The epitome of Americana, this gritty town is experiencing a revival. 

By Kelly DiNardo, Photos by Bill Bowen, Joe Vaughn and Vito Palmasino

Ambassador Bridge

The phoenix-rising-from-the-ashes tale of Detroit has been the overarching narrative in Motor City for the last several years. And while the renaissance continues, the city is quickly moving past comeback kid to cool cat. Both Forbes and Lonely Planet named the city a must-visit destination for 2018. With new boutique hotels, creative restaurants, funky boutiques, and vibrant art and music scenes, we’re not surprised. Here, we offer up a suggested itinerary for a fun-filled weekend in this increasingly attractive city.


2 p.m.

Motown Museum

In a row of modest houses, Berry Gordy built the Motown empire and kick-started the careers of Diana Ross, Stevie Wonder and Michael Jackson, among other stellar acts. Today, the Motown Museum, aka Hitsville U.S.A., showcases the label’s early years, and visitors can tour Studio A, where legends like The Supremes recorded their first hits.

4 p.m.

Check into the Detroit Foundation Hotel, a 100-room boutique hotel in the former Detroit Fire Department headquarters. From the tall red doors on the exterior to the cleaned and repaired tiling on the lobby walls and the marble flooring in the atrium, much of the historic building has been kept intact. Overall, the conversion is a siren song to the city. Guest rooms feature custom wallpaper with printed photos of historic Detroit architecture, minibars are stocked with local treats and the halls are lined with works created by local artists. After you get settled, stop into the Apparatus Room, the hotel’s New American-style restaurant run by two-Michelin-starred Chef Thomas Lents, for a light nosh in the magnificently adorned lounge.

6 p.m.

The Appartus Room in The Detroit Foundation Hotel.

Best known for the spectacular series of Diego Rivera frescoes, the Detroit Institute of Arts is worthy of a visit and stays open late Fridays, when it features live-music performances, special workshops and drinks.

8 p.m.

Grab dinner at the food truck turned brick-and-mortar location of Thai restaurant Takoi. The lauded restaurant is small and doesn’t take reservations for parties of fewer than five people, so put your name on the list and head across the street to Two James Spirits, the city’s first licensed distillery since Prohibition, for a cocktail while you wait.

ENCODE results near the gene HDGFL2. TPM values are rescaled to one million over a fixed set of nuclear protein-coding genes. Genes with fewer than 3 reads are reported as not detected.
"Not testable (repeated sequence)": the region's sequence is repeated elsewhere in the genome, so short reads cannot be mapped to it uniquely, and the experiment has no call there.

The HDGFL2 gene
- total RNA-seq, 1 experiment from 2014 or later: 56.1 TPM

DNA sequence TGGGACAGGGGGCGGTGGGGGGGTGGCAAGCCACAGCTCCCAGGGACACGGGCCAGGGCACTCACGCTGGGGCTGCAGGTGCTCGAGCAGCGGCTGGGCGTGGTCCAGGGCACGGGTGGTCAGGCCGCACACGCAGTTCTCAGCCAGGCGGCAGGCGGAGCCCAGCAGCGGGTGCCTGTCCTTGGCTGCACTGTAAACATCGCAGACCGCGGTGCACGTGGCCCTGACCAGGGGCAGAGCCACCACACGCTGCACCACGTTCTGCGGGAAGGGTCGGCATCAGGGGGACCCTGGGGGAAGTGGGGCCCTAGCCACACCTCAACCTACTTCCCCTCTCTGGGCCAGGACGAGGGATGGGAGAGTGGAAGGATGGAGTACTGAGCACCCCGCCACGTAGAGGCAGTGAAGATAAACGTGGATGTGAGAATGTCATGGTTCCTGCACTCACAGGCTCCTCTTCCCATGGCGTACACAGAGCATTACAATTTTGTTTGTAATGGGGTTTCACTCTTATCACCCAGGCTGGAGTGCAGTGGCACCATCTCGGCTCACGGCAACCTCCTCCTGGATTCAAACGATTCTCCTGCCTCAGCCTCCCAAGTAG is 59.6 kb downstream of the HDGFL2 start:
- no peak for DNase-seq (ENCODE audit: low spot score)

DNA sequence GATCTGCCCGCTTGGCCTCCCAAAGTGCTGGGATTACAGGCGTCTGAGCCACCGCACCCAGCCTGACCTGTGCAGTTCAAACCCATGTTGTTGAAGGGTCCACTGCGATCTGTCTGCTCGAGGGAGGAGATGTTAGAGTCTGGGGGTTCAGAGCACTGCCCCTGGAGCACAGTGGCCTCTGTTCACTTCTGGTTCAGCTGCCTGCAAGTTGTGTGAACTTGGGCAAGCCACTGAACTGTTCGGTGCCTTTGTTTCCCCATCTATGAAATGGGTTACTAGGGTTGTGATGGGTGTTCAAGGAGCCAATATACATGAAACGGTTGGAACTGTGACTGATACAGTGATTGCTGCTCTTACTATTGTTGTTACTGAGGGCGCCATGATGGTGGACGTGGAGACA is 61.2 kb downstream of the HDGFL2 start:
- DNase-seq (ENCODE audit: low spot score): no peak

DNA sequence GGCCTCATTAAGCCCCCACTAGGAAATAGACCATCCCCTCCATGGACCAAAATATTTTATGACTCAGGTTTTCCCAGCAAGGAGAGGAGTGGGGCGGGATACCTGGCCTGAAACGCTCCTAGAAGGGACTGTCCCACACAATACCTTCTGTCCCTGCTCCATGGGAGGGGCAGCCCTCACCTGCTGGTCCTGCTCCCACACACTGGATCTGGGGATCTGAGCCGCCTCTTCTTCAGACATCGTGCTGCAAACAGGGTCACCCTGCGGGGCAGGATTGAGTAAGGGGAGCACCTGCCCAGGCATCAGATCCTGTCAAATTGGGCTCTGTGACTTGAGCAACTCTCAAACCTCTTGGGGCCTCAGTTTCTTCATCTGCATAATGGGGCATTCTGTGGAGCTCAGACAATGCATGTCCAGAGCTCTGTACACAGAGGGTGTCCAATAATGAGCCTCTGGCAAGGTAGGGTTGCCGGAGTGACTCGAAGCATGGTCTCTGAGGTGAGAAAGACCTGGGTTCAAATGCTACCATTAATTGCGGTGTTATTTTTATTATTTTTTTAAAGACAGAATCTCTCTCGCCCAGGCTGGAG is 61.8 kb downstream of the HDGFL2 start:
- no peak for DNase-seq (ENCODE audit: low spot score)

10 a.m.

Meander past the impressive Monument to Joe Louis, an 8,000-pound, fist-shaped sculpture that honors the heavyweight champ, and The Spirit of Detroit, an iconic bronze monument, to Avalon Cafe and Bakery. The small café from local favorite Avalon International Breads features crave-worthy pastries, muffins and universally loved fresh breads, as well as quiches, a frittata sandwich and heartier breakfast fare.

11 a.m.

Eastern Market

Wander through Eastern Market, the largest historic public market district in the country. Every Saturday, flower, fruit, veggie and cheese vendors fill the halls of the six-block open-air market. Pro tip: Check out the streets adjacent to the market, which are lined with specialty shops and cafes.

12:30 p.m.

Take an afternoon stroll through Corktown, the oldest surviving neighborhood in the city. Today, it’s dotted with funky boutiques, craft-cocktail bars and restaurants with a focus on locally sourced ingredients. For lunch, Bobcat Bonnie’s, a gastropub serving New American fare and Ima, a cozy Japanese joint specializing in noodles and rice bowls, are strong contenders. Follow up lunch with a latte from Astro Coffee, the perfect mid afternoon pick-me-up.

7 p.m.

With a sleek interior, romantic terrace and inventive New American fare, Selden Standard is a buzzed-about dining addition to the booming food scene in the city. The bar serves craft cocktails, specialty beers and rare whiskeys, as well as varied wine options. The seasonal menu changes regularly, but might include specialties such as grilled romaine, charred octopus with white beans and grilled whole trout.

9 p.m.

The Spirit of Detroit.

Head to Baker’s Keyboard Lounge for a nightcap and some live music. One of the oldest jazz clubs in the country, the cozy club has featured Ella Fitzgerald, Cab Calloway and other musical greats.


10 a.m.

Tucked inside the Chrysler House skyscraper, you’ll find Dime Store. From omelets to Korean-inspired french fries to a duck Reuben and spicy pork-belly eggs Benedict, brunch is a delicious mélange.


Just outside Detroit in Dearborn, Mich., is The Henry Ford, a 250-acre complex that includes the Henry Ford Museum of American Innovation, Greenfield Village and Ford Rouge Factory Tour. It would be daunting to tackle it all in one visit, so start with the museum, which is chock-full of Americana, from the monumental (the presidential limo in which President John F. Kennedy was killed and the bus on which Rosa Parks refused to give up her seat) to the whimsical (the Oscar Mayer Wienermobile).


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